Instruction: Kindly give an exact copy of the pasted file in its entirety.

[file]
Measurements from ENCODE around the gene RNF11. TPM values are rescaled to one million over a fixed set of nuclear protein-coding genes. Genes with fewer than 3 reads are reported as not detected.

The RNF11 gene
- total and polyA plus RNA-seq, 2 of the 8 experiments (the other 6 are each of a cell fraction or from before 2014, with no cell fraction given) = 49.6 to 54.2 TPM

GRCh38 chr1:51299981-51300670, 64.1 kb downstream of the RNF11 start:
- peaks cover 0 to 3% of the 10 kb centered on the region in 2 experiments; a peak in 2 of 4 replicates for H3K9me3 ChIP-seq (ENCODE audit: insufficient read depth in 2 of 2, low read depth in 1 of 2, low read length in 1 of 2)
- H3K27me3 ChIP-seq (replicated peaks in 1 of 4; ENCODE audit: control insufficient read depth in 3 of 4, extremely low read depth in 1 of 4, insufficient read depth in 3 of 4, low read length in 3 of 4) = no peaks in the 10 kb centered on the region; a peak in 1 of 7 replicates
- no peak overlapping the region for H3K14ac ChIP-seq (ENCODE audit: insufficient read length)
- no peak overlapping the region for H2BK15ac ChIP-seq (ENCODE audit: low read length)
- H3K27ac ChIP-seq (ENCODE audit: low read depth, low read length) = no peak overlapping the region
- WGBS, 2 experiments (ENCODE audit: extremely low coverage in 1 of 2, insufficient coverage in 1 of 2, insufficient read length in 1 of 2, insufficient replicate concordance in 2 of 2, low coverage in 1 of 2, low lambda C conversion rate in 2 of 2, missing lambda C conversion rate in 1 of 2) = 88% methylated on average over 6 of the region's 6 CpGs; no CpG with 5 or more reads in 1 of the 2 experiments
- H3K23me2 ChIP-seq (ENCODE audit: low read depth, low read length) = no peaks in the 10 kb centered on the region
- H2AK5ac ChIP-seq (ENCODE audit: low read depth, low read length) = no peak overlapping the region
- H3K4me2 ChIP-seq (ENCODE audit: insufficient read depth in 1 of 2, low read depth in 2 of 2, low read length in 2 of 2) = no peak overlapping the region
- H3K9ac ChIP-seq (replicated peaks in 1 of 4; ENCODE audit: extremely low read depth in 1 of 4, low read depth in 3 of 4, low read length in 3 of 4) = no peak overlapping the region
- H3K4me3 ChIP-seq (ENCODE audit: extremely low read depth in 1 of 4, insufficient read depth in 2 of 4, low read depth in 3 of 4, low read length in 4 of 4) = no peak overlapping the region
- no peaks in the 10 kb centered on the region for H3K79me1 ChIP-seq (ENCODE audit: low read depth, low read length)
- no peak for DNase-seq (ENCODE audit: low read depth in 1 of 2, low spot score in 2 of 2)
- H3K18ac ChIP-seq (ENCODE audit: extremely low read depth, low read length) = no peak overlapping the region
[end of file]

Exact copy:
Measurements from ENCODE around the gene RNF11. TPM values are rescaled to one million over a fixed set of nuclear protein-coding genes. Genes with fewer than 3 reads are reported as not detected.

The RNF11 gene
- total and polyA plus RNA-seq, 2 of the 8 experiments (the other 6 are each of a cell fraction or from before 2014, with no cell fraction given) = 49.6 to 54.2 TPM

GRCh38 chr1:51299981-51300670, 64.1 kb downstream of the RNF11 start:
- peaks cover 0 to 3% of the 10 kb centered on the region in 2 experiments; a peak in 2 of 4 replicates for H3K9me3 ChIP-seq (ENCODE audit: insufficient read depth in 2 of 2, low read depth in 1 of 2, low read length in 1 of 2)
- H3K27me3 ChIP-seq (replicated peaks in 1 of 4; ENCODE audit: control insufficient read depth in 3 of 4, extremely low read depth in 1 of 4, insufficient read depth in 3 of 4, low read length in 3 of 4) = no peaks in the 10 kb centered on the region; a peak in 1 of 7 replicates
- no peak overlapping the region for H3K14ac ChIP-seq (ENCODE audit: insufficient read length)
- no peak overlapping the region for H2BK15ac ChIP-seq (ENCODE audit: low read length)
- H3K27ac ChIP-seq (ENCODE audit: low read depth, low read length) = no peak overlapping the region
- WGBS, 2 experiments (ENCODE audit: extremely low coverage in 1 of 2, insufficient coverage in 1 of 2, insufficient read length in 1 of 2, insufficient replicate concordance in 2 of 2, low coverage in 1 of 2, low lambda C conversion rate in 2 of 2, missing lambda C conversion rate in 1 of 2) = 88% methylated on average over 6 of the region's 6 CpGs; no CpG with 5 or more reads in 1 of the 2 experiments
- H3K23me2 ChIP-seq (ENCODE audit: low read depth, low read length) = no peaks in the 10 kb centered on the region
- H2AK5ac ChIP-seq (ENCODE audit: low read depth, low read length) = no peak overlapping the region
- H3K4me2 ChIP-seq (ENCODE audit: insufficient read depth in 1 of 2, low read depth in 2 of 2, low read length in 2 of 2) = no peak overlapping the region
- H3K9ac ChIP-seq (replicated peaks in 1 of 4; ENCODE audit: extremely low read depth in 1 of 4, low read depth in 3 of 4, low read length in 3 of 4) = no peak overlapping the region
- H3K4me3 ChIP-seq (ENCODE audit: extremely low read depth in 1 of 4, insufficient read depth in 2 of 4, low read depth in 3 of 4, low read length in 4 of 4) = no peak overlapping the region
- no peaks in the 10 kb centered on the region for H3K79me1 ChIP-seq (ENCODE audit: low read depth, low read length)
- no peak for DNase-seq (ENCODE audit: low read depth in 1 of 2, low spot score in 2 of 2)
- H3K18ac ChIP-seq (ENCODE audit: extremely low read depth, low read length) = no peak overlapping the region